Firefighters question cladding ban 18m rule

3 October 2018 | By Neil Gerrard

ID 45564626 © Michael Spring |

Firefighters have called for the government’s ban on combustible cladding to apply to all buildings, rather than those over 18m high.

The Fire Brigades Union (FBU) said the ban on combustible materials on external walls of all buildings that contain flats, as well as hospitals, residential care premises and student accommodation above 18 metres did not go far enough.

A height of 18m is historically linked with the reach capability of fire and rescue service equipment such as wheeled escape ladders (although these are now obselete)

The FBU said controls should instead apply to any building and not just those more than 18m tall, and that the use of materials allowed on external cladding should be restricted even further.

FBU general secretary Matt Wrack said: ““This is not the outright ban on combustible cladding that firefighters have been calling for.

“These measures do not deal with the existing cladding on nearly 500 buildings across England where people live and work every day. The government’s proposals only apply to buildings over 18 metres high, plus hospitals, care homes and student accommodation, when they should apply to all buildings, whatever their height or use. They continue to allow A2 materials, when they should permit only the highest standard of A1”. 

Materials classed as A1 or A2 include elements such as metal, stone and glass, which seldom contribute to fires, or plasterboard, which makes no significant contribution.

Wrack also called for local authorities to be given more control over building standards for structures in their locality: “Fire authorities and local councils need to be fully funded to carry out fire safety inspections now and in the future. The government must change the law to ensure firefighters and tenants are consulted on safety matters in homes. The government must fund a national independent programme of research into building materials and government-run testing regime for materials."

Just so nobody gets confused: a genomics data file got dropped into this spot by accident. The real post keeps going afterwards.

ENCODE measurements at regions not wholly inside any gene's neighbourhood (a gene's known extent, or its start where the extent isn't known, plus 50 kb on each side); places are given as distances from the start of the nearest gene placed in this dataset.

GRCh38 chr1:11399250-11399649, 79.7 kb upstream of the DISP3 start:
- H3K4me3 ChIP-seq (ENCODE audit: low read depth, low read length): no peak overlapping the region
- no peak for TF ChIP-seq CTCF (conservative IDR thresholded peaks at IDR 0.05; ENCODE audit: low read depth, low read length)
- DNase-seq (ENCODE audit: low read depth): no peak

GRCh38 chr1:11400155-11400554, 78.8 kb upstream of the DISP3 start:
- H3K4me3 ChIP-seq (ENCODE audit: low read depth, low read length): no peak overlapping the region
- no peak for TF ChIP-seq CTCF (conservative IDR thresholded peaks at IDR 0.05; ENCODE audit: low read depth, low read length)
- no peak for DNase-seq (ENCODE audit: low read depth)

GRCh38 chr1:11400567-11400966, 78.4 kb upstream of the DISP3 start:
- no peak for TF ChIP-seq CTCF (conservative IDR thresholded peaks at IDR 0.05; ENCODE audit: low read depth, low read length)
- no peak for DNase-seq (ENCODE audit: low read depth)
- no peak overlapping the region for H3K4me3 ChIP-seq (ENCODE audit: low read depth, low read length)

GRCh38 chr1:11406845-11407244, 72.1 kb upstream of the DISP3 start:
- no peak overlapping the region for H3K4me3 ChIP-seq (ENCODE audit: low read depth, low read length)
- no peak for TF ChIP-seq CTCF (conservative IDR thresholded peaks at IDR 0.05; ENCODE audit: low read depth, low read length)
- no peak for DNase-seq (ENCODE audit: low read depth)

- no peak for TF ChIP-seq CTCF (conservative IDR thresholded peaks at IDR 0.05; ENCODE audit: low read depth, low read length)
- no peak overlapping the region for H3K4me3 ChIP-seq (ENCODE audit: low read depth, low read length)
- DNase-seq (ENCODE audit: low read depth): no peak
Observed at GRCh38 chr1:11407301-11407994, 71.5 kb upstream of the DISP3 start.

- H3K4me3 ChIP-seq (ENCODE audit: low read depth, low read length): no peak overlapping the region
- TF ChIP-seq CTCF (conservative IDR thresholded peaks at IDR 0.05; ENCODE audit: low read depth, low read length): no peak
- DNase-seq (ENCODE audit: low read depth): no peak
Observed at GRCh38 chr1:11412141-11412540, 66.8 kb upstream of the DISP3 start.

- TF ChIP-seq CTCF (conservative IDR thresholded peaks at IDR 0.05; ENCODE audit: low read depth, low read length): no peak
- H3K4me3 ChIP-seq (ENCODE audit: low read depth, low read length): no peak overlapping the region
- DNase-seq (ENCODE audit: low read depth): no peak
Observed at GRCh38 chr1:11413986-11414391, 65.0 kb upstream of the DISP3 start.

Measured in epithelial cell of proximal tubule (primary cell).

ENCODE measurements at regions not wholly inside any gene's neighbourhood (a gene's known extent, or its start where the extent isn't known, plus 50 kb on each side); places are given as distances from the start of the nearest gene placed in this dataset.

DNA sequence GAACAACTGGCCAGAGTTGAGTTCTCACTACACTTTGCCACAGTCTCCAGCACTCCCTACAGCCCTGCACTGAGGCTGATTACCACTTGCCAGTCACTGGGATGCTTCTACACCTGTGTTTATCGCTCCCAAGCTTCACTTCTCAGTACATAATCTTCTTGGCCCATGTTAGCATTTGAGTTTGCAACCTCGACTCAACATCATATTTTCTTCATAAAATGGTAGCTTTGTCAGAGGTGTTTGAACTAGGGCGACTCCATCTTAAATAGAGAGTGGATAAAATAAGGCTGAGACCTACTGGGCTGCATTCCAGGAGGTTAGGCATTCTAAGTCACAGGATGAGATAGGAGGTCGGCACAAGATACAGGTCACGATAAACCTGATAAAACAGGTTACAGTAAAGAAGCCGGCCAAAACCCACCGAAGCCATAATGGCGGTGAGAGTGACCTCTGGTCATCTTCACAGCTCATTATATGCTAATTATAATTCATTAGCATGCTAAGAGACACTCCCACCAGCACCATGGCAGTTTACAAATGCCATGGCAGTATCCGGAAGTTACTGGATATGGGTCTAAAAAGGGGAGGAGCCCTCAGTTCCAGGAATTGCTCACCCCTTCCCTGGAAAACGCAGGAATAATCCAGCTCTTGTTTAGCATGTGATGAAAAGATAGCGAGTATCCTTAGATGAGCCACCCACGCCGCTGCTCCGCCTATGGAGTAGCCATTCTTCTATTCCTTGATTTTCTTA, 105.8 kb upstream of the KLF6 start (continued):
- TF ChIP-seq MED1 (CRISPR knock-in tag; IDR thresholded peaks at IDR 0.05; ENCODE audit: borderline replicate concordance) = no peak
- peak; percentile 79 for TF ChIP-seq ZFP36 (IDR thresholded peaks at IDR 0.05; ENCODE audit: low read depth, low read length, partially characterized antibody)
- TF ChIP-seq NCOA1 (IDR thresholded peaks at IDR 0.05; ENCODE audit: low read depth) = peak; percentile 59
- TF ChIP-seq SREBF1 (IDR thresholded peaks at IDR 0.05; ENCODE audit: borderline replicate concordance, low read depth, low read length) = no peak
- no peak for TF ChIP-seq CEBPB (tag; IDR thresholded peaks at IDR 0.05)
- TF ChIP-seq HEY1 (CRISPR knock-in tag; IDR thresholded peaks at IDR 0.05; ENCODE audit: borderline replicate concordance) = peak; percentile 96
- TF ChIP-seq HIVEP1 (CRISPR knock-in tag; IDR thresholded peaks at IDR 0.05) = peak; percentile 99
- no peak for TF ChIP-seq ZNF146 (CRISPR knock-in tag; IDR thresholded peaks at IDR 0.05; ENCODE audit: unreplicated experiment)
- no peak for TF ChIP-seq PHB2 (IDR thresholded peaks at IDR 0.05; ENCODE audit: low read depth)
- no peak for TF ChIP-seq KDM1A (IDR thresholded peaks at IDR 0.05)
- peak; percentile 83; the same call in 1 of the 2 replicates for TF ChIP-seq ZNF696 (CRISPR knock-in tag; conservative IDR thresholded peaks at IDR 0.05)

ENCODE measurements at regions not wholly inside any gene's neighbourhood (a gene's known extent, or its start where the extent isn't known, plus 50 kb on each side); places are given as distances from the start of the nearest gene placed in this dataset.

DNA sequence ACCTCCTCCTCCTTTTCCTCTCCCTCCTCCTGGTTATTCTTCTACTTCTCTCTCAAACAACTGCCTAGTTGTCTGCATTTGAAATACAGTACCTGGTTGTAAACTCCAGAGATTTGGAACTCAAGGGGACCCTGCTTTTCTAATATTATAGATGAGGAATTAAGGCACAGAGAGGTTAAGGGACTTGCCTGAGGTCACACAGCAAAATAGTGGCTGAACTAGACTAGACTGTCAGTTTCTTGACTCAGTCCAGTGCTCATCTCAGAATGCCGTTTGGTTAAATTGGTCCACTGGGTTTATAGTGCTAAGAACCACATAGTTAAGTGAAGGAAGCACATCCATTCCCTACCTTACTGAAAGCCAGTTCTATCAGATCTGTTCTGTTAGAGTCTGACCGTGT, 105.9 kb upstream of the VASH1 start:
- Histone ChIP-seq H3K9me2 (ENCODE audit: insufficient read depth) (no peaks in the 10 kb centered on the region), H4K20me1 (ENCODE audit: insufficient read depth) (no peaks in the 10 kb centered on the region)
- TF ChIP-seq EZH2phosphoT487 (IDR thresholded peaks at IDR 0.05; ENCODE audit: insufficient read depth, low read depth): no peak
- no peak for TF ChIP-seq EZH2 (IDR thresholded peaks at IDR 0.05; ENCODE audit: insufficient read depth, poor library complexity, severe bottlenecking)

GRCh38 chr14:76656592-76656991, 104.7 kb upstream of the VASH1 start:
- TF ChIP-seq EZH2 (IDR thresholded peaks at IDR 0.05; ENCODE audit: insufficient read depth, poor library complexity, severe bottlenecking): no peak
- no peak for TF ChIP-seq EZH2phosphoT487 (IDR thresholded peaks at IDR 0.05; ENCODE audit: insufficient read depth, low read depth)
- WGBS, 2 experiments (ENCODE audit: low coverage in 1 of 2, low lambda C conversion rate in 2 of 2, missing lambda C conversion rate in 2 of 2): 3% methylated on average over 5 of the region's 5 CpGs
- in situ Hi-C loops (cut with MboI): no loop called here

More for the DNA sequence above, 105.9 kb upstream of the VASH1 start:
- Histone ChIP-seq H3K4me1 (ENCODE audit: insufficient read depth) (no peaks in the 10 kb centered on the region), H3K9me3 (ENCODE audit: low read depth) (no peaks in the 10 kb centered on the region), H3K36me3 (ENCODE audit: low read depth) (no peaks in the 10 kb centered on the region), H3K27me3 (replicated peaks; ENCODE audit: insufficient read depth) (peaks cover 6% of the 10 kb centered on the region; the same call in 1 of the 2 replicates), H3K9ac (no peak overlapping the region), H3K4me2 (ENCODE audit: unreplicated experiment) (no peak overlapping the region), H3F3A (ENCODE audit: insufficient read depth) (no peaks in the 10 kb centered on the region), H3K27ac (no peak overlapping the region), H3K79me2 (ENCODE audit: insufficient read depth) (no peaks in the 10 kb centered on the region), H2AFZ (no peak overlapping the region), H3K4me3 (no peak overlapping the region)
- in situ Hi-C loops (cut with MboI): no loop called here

The FBU's concerns were echoed by insurance firm Zurich Municipal.

Managing director Andrew Jepp said: “This is a welcome step in the right direction, but it doesn’t go far enough. We would question why the ban on combustible materials doesn’t apply to the entire external structure of residential and non-residential buildings of any height.

“As these proposals stand, a fire at lower levels could very easily negatively affect the level of safety provided to the overall building. 

 “A safer and more straightforward rule will remove ambiguity and future proof our built environment, whilst also minimising the potential for external fire spread beyond the reach of the Fire Service which must be the absolute priority of the ban.”


There is the simple approach that the insurance companies refuse to insure any building that has flammable cladding, along with anything else that poses a severe risk to life safety (whether in the Building Regulations or not).

That will quickly concentrate minds in the construction industry, and stop the merry go round of no one being responsible for seemingly anything as long as they can make it someone else's problem.

Charles, 3 October 2018

Is there a BS etc definition of what is deemed 'combustible' in this instance? What are the tolerances / specs of something that is deemed combustible to something that isn't?

Graham, 4 October 2018

The Fire Brigades Union. That would be a political organisation, then, charged with representing the interests of its members in matters of collective bargaining with employers.